My name is Alicia. I am a fellow at Special Olympics, a student, a daughter, a future public health professional, and a sibling of a person with an intellectual disability (ID). Biologically speaking, I was born an only child. However, I was raised as Billy Quick’s younger sister and have never felt like anything less. Billy was a Special Olympics athlete, a Global Messenger, and an inspiration to many. As an international spokesperson for Special Olympics, Billy became known for his quote, “You might out read me, but I can out run you.”
Billy leading the athlete oath at the 1999 Special Olympics World Summer Games
My parents first met Billy when he was eight years old. He was just beginning his Special Olympics career and my mom was the local Program Coordinator. There was an instant connection between my parents and him, and he immediately became a part of the family. Over the years, my parents looked after Billy and pushed him to fulfill his potential in athletics, school and life. Years later when I was born, Billy was at the hospital and even blessed me with the name “Alicia.” He has been at every monumental moment in my life since.
Growing up, I felt that there was a difference between my peers and me, but could not easily identify what it was. Today, I know that my identity as a sibling of a person with ID is what shaped me differently. As Billy’s sister, I felt immense pride in his athletic and public speaking abilities. I understood the power of looking past someone’s “disabilities” and appreciating their strengths. I attribute these characteristics to the time I spent supporting Billy at his Special Olympics events. I spent much of my childhood cheering him on from the sidelines as he ran marathons and competed in triathlons in record time. My siblingship with Billy influenced my experiences as I grew older, and I found a community in Special Olympics. As a teenager, I frequently attended and volunteered at Special Olympics sporting events, and eventually became a college intern for Special Olympics North Carolina. Being Billy’s sister has even influenced my career goals, as I aim to work with at-risk populations like people with ID to promote health equity.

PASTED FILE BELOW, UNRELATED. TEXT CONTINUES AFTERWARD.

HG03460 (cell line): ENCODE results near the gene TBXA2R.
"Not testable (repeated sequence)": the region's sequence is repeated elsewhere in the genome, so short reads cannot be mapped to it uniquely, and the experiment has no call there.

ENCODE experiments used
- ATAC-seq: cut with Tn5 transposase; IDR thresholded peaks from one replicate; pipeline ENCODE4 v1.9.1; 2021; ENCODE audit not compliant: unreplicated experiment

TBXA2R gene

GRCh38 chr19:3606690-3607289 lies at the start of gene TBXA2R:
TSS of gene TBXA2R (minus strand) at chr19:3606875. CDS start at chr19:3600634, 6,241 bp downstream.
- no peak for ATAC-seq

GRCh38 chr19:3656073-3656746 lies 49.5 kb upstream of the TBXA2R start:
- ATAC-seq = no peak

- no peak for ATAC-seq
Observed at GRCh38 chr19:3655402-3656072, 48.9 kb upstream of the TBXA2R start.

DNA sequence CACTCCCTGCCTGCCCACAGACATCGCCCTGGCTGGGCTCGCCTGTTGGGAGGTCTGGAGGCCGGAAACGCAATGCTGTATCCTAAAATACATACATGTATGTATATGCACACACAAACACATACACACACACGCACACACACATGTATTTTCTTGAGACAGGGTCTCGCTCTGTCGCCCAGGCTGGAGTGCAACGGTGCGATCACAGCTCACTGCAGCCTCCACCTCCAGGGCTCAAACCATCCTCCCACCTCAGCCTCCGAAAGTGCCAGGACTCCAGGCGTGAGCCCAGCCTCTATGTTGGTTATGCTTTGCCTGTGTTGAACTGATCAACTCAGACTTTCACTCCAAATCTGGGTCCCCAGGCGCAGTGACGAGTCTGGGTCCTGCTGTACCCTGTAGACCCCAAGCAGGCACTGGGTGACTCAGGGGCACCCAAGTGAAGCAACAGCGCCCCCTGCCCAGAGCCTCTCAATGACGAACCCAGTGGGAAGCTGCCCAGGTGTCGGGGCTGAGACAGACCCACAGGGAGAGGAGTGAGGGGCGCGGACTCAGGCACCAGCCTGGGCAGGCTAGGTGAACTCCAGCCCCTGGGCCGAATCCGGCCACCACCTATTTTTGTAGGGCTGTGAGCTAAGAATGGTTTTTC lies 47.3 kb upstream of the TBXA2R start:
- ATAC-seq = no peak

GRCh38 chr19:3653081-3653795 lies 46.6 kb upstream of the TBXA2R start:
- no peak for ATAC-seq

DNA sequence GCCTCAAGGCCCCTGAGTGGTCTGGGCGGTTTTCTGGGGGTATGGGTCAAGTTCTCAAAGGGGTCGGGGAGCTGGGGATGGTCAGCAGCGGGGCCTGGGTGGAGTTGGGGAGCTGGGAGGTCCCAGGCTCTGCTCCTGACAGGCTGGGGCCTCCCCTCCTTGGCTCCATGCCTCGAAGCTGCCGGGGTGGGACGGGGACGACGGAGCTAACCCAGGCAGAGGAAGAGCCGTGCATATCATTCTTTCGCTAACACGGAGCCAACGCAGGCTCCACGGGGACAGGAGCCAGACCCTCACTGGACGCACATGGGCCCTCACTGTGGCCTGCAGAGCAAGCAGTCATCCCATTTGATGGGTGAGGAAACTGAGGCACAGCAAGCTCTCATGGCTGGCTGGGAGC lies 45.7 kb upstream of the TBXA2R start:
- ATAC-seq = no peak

When I heard that Special Olympics was starting a new initiative to engage siblings of people with ID, I knew I had to be a part of it. With the support of the Samuel Family Foundation, the Sibling Engagement initiative aims to 1) promote sibling involvement in Special Olympics events and activities; 2) share siblings’ stories to make their experiences salient to others; 3) create resources to support their social-emotional wellbeing; and 4) research the experiences of siblings of people with ID. Upon reading the description, I instantly recognized the need for this program and was eager to help other siblings enjoy the same benefits of Special Olympics that I had experienced. I applied for the Sibling Engagement Fellow position and began working in July 2018.
I am now six months into my fellowship and have learned more than I could have anticipated. The staff at Special Olympics have invested their time and energy in helping me become a powerful change-agent. Through guidance and mentorship, they have provided me with a toolbox of skills including storytelling, graphic design, video production and research. Special Olympics is constantly reminding me that it is supporting me just as much as I am supporting it. In this role, I have felt valued as more than an employee, but as a person who deserves the resources and support to constantly learn and grow. I am confident that with the knowledge and skills this organization has given me, I am now better equipped to promote acceptance and inclusion in all that I do.
This fellowship has also taught me a great deal about sibling experiences and relationships across the globe. In just a few short months, Special Olympics has held four international sibling workshops in Africa, Latin America, Asia Pacific and Middle East North Africa. I have had the opportunity to read and listen to stories from siblings all over the world; it is incredible the similarities we share. However, I have also learned that while we have many commonalities, every sibling’s story is different. In six months, my understanding of the sibling experience has expanded from my personal story with Billy to an appreciation for the uniqueness of every other sibling’s story.
I am extremely excited for what the remainder of this fellowship has to offer and I am looking forward to continuing to learn about sibling relationships and experiences across the globe. I believe that the lessons I will learn along the way will enable me to be a more skillful and conscious public health professional. In the meantime, I hope that the work I do as the Sibling Engagement Fellow will impact every sibling’s story.
For resources on sibling engagement in Special Olympics, click here: https://resources.specialolympics.org/Taxonomy/Community_Building/Youth_and_School_Activation/Youth_Engagement.aspx